The civil leadership of the resistance, represented by lawyer Sven Arntzen, demanded Quisling be treated like any other murder suspect and, on 9 May, Quisling and his ministers turned themselves in to police. Quisling was transferred to Cell 12 in Møllergata 19, the main police station in Oslo. The cell was equipped with a tiny table, a basin, and a hole in the wall for a toilet bucket. After ten weeks he was transferred to Akershus Fortress and awaited trial as part of the legal purge.
On 11 July, a further indictment was brought, adding a raft of new charges, including more murders, theft, embezzlement and, most worrying of all for Quisling, the charge of conspiring with Hitler over the 9 April occupation of Norway.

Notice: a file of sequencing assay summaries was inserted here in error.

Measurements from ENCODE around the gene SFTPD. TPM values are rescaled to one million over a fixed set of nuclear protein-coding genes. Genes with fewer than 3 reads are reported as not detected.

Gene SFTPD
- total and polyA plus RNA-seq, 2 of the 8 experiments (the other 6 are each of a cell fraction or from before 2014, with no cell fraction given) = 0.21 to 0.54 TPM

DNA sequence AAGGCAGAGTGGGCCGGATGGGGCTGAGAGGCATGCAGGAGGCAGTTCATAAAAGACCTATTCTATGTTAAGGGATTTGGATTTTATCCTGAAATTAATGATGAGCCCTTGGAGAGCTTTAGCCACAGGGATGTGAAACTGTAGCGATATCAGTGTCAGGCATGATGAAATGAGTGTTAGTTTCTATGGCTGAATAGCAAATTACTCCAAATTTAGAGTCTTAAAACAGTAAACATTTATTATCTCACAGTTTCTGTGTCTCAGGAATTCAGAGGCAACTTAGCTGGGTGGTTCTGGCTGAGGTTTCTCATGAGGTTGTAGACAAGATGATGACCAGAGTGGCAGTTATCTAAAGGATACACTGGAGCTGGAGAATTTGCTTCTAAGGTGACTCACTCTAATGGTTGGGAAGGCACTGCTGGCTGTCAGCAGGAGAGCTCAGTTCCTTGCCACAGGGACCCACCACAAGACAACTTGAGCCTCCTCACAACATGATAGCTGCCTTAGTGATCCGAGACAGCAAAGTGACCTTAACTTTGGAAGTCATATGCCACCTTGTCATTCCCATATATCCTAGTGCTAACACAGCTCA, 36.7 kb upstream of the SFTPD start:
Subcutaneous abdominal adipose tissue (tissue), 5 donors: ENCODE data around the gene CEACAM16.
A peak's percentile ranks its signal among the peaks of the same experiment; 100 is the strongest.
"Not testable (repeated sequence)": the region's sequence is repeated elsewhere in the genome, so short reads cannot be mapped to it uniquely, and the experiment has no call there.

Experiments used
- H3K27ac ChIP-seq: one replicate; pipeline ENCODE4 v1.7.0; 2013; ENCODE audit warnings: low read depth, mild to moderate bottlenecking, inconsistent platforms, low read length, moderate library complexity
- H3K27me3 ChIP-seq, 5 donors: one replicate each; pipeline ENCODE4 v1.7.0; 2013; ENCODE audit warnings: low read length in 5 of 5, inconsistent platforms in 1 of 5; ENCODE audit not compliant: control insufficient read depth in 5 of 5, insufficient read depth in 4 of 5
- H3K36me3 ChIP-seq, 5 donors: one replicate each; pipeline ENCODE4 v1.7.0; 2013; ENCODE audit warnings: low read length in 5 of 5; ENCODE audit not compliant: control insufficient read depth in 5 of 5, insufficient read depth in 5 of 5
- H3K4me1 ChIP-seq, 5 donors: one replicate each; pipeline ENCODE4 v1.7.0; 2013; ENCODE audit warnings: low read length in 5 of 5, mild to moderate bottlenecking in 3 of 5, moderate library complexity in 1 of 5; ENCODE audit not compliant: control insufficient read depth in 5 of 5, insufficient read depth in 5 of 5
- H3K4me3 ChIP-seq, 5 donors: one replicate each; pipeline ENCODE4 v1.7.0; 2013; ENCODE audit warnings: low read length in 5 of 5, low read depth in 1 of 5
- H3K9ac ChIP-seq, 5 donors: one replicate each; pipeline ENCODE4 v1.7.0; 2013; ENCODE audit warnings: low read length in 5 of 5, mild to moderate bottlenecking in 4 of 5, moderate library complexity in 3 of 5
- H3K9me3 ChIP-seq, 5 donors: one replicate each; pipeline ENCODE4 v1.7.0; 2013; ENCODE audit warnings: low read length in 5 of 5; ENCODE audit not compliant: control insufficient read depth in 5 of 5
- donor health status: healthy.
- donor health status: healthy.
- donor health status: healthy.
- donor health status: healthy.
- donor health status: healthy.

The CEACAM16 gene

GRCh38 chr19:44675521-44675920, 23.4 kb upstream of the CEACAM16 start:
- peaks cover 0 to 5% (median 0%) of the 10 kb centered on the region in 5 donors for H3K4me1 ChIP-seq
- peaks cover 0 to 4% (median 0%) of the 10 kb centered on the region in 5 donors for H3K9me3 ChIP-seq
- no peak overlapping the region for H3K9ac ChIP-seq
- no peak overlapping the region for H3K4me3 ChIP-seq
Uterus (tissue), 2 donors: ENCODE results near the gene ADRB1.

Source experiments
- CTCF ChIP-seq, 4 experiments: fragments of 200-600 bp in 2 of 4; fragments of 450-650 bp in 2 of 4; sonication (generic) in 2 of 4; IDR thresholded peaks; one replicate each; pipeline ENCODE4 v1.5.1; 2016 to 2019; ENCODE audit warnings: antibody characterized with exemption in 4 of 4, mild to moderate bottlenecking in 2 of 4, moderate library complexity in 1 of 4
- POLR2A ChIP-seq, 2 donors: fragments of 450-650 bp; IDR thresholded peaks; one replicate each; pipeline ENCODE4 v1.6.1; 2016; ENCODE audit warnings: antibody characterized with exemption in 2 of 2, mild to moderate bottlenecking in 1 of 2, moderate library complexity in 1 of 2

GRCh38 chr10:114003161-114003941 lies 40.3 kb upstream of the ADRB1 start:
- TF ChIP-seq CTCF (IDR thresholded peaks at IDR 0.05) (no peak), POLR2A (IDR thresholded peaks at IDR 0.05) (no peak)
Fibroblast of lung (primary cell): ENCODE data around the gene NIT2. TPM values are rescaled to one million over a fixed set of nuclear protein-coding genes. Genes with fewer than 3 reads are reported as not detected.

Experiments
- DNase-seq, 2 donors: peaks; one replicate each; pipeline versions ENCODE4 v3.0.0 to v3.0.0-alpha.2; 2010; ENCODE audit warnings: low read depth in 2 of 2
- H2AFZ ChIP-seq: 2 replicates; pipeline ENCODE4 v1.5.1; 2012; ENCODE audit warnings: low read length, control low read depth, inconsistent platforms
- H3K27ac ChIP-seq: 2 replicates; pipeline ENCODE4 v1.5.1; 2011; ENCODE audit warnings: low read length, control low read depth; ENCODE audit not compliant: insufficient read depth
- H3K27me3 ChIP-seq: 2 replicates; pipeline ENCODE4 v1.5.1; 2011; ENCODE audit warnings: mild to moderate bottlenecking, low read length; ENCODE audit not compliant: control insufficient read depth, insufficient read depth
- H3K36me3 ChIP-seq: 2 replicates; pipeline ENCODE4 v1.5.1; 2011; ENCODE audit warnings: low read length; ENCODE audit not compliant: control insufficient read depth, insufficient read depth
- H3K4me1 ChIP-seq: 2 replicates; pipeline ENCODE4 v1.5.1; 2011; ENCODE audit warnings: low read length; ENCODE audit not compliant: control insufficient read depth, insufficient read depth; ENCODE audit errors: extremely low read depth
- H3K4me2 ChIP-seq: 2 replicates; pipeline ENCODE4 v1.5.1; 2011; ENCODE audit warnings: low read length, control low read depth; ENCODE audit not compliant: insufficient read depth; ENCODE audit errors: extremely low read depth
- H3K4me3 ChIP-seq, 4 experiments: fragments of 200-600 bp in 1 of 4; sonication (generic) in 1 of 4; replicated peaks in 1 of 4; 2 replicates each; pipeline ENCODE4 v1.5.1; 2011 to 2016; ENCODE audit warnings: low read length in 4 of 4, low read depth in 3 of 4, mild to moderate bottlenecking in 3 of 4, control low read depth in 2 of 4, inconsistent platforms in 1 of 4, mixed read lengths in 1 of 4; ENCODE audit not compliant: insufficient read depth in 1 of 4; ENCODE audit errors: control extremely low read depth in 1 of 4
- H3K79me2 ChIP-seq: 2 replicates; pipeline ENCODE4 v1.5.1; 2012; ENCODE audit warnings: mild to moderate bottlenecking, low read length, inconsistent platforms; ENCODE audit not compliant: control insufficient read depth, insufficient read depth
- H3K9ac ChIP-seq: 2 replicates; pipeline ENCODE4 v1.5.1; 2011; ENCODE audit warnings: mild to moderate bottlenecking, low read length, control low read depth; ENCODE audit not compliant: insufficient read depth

The trial opened on 20 August 1945. Quisling’s defense rested on downplaying his unity with Germany and stressing that he had fought for total independence, something that seemed completely contrary to the recollections of many Norwegians.
The prosecutor Annæus Schjødt called for the death penalty, using laws introduced by the government-in-exile in October 1941 and January 1942. The verdict was announced on 10 September, Quisling was convicted on all but a handful of minor charges and sentenced to death. Quisling was executed by firing squad at Akershus Fortress at 02:40 on 24 October 1945.
Featured Image: Vidkun Quisling, the Norwegian Nazi / Image: via commons.wikimedia.org